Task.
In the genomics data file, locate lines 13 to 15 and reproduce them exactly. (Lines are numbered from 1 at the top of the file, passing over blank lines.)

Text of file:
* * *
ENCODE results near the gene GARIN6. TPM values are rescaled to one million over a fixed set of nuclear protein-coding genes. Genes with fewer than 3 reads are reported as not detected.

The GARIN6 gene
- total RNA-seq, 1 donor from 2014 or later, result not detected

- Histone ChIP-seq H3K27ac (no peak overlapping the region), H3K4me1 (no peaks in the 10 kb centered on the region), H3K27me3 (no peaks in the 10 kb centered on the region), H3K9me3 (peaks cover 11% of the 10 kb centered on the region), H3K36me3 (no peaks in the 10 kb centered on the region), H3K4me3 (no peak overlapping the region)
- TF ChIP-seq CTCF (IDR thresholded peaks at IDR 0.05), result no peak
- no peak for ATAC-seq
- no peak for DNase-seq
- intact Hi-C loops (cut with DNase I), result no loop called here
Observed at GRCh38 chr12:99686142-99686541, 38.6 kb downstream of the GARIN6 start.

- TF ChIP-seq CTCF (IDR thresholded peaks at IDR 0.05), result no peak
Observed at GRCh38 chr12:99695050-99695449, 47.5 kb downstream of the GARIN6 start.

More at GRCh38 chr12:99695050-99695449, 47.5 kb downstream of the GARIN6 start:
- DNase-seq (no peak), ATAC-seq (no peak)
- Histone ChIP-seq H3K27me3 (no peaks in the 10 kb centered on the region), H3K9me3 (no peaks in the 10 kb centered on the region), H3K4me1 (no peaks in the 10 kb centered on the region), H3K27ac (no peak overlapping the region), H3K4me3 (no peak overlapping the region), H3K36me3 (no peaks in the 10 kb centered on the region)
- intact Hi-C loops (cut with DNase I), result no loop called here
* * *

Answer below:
- DNase-seq (no peak), ATAC-seq (no peak)
- Histone ChIP-seq H3K27me3 (no peaks in the 10 kb centered on the region), H3K9me3 (no peaks in the 10 kb centered on the region), H3K4me1 (no peaks in the 10 kb centered on the region), H3K27ac (no peak overlapping the region), H3K4me3 (no peak overlapping the region), H3K36me3 (no peaks in the 10 kb centered on the region)
- intact Hi-C loops (cut with DNase I), result no loop called here